College students in the U.S. are often exposed to a variety of subjects before needing to choose a major, and even then, one study showed that a third of U.S. students change their majors at least once before graduating. Schools outside of the U.S. don’t cater to that kind of educational exploration, though. At many international schools, students are expected to apply not just to a college, but to a specific program within it, right from the beginning—that means choosing a major and sticking to it from the very start. Want some help solidifying what to study? College Board has some great resources on finding the right major for you.
Learn the lingo
It’s daunting enough to learn U.S. college lingo, let alone the international university system! How does a “diplom” or “magister” compare to a Bachelor’s degree? Have you heard of a Bac +2 or L3 or M1? Subject, course, and programme could all mean the exact same thing, depending on the institution. Do you know the difference between a semester credit hour and a credit point? You will definitely want to prepare a list of important terminology that’s used at your international destination. But don’t worry too much, it will all begin to make sense as you adjust to the new jargon!
Prepare to apply for a visa
Because this can be a very time-consuming process, and varies from country to country, you should allow yourself a year of advance planning, and even up to two years. Definitely build in time for snags and upsets to occur, because they most likely will! Don’t let this deter you, but just be aware and do careful planning! Although the process will be different for each country, below is a list of basic preparations and documents to get in order for your international education:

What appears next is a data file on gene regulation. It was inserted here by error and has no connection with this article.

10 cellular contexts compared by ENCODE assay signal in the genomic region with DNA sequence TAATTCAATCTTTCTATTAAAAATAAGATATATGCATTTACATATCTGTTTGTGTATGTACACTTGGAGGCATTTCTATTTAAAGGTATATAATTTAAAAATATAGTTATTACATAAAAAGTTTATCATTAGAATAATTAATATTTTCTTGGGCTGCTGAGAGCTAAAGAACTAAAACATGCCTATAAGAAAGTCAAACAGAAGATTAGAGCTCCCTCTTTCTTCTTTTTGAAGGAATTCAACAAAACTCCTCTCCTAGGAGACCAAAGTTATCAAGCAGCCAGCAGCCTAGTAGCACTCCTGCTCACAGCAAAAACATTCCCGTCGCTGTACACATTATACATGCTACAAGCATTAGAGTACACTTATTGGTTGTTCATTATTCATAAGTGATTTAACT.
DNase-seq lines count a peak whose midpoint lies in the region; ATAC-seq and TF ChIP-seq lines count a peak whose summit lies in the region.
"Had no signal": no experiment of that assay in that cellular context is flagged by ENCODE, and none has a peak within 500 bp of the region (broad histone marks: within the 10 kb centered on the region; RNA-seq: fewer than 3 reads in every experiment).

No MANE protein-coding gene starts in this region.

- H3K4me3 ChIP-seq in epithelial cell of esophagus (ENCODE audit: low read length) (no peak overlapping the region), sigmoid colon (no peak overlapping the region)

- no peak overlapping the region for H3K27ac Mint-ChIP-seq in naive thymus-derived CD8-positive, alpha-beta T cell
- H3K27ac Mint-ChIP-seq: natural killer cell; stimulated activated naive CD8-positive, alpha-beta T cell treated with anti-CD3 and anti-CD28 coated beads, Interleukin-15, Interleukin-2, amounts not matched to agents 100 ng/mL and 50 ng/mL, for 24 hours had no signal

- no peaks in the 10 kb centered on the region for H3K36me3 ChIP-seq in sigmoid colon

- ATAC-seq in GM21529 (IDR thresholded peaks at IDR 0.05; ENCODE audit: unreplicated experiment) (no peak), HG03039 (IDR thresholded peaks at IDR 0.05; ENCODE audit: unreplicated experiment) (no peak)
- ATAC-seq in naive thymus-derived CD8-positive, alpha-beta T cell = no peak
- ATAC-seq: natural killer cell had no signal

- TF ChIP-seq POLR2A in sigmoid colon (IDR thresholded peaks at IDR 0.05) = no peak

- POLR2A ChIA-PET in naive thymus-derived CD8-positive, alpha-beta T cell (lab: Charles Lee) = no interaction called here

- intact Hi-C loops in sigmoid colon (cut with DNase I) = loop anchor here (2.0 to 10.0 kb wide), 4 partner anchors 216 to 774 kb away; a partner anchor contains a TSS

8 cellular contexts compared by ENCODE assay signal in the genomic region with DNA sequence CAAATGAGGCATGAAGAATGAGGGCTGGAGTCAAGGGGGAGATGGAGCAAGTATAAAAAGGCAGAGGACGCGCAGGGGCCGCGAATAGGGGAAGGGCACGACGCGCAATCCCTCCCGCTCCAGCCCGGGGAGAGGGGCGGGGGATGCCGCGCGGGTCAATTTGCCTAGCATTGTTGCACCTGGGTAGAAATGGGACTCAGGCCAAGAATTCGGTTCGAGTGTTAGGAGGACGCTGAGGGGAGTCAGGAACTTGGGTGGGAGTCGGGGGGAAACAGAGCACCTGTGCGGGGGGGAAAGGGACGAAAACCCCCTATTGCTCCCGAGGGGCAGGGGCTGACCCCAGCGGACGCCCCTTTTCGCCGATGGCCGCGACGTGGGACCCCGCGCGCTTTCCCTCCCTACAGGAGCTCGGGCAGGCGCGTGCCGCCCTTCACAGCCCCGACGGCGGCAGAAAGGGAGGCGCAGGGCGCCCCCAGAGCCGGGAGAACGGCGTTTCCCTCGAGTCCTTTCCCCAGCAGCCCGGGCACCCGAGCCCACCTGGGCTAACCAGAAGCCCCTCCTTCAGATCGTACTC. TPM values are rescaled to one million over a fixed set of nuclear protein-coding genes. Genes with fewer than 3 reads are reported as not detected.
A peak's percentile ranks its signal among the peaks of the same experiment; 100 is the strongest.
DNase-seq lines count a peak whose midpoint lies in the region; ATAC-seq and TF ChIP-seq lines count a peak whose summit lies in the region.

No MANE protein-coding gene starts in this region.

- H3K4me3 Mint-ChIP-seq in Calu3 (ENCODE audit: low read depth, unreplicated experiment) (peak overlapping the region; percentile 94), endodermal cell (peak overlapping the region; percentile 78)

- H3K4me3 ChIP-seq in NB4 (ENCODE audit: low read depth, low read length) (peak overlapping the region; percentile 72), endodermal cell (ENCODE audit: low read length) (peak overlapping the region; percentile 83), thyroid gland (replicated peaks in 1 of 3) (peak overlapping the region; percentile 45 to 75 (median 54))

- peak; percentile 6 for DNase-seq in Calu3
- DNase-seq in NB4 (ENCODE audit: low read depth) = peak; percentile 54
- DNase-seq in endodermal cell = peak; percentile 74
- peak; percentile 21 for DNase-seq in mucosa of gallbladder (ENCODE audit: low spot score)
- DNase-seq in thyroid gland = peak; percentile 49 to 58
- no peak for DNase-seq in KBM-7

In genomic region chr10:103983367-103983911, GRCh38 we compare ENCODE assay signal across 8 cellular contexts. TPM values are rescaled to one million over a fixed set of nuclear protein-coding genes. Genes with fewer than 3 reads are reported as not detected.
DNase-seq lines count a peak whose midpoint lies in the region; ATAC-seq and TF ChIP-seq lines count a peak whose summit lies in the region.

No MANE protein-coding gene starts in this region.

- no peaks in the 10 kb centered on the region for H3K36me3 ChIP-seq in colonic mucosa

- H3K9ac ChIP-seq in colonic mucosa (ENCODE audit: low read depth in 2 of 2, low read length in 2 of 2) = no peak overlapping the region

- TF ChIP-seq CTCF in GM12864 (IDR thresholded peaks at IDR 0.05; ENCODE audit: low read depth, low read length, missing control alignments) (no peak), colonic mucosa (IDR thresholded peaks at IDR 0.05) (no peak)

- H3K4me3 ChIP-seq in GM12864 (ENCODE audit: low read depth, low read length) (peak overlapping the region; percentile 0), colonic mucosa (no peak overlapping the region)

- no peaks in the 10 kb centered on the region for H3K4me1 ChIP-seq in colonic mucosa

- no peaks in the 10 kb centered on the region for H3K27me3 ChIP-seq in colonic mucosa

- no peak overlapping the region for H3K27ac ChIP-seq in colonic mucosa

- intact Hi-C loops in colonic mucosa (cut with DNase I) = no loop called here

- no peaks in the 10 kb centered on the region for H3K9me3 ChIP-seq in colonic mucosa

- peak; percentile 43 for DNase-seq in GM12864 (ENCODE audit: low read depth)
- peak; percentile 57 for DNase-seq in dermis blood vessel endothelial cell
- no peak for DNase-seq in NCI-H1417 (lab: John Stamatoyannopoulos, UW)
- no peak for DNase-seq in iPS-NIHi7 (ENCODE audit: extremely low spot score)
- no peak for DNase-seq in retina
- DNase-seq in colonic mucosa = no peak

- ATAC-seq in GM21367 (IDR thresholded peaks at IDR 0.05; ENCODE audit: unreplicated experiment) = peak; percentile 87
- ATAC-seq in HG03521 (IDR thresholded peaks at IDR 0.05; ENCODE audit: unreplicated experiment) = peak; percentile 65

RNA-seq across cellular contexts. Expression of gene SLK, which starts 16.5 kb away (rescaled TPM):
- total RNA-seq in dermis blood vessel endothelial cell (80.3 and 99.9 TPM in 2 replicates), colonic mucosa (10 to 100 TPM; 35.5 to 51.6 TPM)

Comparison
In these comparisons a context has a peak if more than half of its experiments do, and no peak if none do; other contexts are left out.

Passport: your passport must be valid for at least six months after your expected return. You can’t start your visa application without a valid passport, so get one right away. The wait time can take up to eight weeks, so allow for processing time.
Acceptance letter: you’ll need proof of admissions from your intended study abroad institution. This is a requirement for the visa application, so the timing is critical. Don’t apply for a student visa without your international college acceptance letter.
Financial records: provide evidence that you or your parents can cover the costs of your living expenses and college tuition/fees while abroad. Typically proof of funds to cover one year’s worth of living costs is sufficient.
Health insurance: you will need documentation of full health insurance coverage while studying and living abroad. Some countries offer a discounted rate on their own student health insurance for international students.
High school diploma: a copy of your high school diploma or equivalency is required to obtain a student visa to study abroad.
Language skills: depending on the country, the university, and the course of study, you may need to prove you have a certain skill level in the country’s language. For example, in Germany, while some courses are taught in English at many universities, the majority of undergraduate bachelor degrees require proof of B2 level of proficiency in German.
The visa application: to get ahold of the actual visa paperwork, you’ll need to visit the embassy or consulate, either in person or online/phone, to get the necessary documents. Most initial work can be done online, however, often a face-to-face interview is required at the embassy or consulate that has jurisdiction over you. You need to be prepared for the travel and costs required, which vary by your location and your country of study.